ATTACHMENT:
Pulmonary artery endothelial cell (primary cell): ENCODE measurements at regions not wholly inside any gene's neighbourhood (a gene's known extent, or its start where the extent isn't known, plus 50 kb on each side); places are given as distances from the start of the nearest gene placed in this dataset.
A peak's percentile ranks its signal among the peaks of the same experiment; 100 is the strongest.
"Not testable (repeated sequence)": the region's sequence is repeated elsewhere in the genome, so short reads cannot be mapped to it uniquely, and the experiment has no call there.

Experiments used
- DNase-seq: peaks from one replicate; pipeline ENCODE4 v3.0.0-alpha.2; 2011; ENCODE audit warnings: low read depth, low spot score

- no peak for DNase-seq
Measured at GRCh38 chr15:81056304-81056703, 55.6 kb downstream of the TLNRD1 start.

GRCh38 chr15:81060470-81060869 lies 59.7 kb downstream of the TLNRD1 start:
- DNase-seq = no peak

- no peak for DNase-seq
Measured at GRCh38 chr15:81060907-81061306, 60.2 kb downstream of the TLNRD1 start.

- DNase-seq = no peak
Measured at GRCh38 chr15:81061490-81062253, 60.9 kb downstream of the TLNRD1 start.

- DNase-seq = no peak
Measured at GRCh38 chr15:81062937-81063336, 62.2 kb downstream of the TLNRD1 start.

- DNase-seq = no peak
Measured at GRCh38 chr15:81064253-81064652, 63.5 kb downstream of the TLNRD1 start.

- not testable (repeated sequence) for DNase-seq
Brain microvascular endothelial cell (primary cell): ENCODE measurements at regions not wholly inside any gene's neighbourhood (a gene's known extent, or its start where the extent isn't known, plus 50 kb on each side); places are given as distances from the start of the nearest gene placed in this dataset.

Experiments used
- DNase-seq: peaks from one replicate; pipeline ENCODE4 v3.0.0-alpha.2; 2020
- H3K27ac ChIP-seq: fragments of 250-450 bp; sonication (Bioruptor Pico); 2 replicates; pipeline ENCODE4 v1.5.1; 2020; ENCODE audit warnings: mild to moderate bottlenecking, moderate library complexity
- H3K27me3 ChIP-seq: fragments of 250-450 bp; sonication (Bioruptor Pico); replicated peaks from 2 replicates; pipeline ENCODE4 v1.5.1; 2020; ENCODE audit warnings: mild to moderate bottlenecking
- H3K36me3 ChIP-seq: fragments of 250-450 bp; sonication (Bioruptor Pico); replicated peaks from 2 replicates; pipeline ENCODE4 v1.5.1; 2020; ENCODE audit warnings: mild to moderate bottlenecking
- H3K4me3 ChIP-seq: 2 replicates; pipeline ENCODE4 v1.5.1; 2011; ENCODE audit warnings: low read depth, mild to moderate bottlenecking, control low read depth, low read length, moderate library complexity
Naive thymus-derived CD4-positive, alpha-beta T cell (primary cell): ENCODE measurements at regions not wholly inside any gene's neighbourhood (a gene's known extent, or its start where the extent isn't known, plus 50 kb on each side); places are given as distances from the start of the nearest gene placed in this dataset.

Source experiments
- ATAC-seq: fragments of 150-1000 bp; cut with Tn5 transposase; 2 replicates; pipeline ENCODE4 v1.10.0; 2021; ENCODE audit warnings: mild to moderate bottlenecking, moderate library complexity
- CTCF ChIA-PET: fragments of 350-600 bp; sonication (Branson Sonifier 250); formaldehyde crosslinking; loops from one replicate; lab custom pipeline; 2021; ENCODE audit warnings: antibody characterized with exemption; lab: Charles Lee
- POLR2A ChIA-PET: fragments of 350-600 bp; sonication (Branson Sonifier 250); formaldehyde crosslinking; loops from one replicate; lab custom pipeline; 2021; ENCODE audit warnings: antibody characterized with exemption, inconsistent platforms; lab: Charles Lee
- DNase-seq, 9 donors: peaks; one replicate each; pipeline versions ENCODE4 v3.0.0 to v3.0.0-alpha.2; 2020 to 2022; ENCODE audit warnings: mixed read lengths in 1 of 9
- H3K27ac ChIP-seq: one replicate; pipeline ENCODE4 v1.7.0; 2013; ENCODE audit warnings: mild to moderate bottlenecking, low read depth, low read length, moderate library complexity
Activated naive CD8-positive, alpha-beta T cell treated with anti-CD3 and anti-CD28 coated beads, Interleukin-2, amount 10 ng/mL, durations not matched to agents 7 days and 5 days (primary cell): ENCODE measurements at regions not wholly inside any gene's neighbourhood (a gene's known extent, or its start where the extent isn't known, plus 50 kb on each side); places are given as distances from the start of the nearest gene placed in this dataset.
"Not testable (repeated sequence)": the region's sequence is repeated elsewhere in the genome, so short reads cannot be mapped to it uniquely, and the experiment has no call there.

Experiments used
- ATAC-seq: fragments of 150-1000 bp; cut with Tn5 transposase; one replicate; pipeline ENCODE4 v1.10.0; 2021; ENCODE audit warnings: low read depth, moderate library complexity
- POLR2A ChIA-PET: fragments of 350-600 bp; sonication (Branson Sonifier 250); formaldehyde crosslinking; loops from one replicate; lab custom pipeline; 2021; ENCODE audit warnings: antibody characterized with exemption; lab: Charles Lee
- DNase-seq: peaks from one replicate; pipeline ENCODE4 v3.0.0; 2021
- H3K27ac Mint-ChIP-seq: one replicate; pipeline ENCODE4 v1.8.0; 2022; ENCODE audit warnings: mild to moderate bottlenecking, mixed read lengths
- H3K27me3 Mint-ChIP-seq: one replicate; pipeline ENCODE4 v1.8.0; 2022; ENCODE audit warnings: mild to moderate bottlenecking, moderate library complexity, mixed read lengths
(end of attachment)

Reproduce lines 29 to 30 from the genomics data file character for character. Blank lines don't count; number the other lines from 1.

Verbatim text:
- CTCF ChIA-PET: fragments of 350-600 bp; sonication (Branson Sonifier 250); formaldehyde crosslinking; loops from one replicate; lab custom pipeline; 2021; ENCODE audit warnings: antibody characterized with exemption; lab: Charles Lee
- POLR2A ChIA-PET: fragments of 350-600 bp; sonication (Branson Sonifier 250); formaldehyde crosslinking; loops from one replicate; lab custom pipeline; 2021; ENCODE audit warnings: antibody characterized with exemption, inconsistent platforms; lab: Charles Lee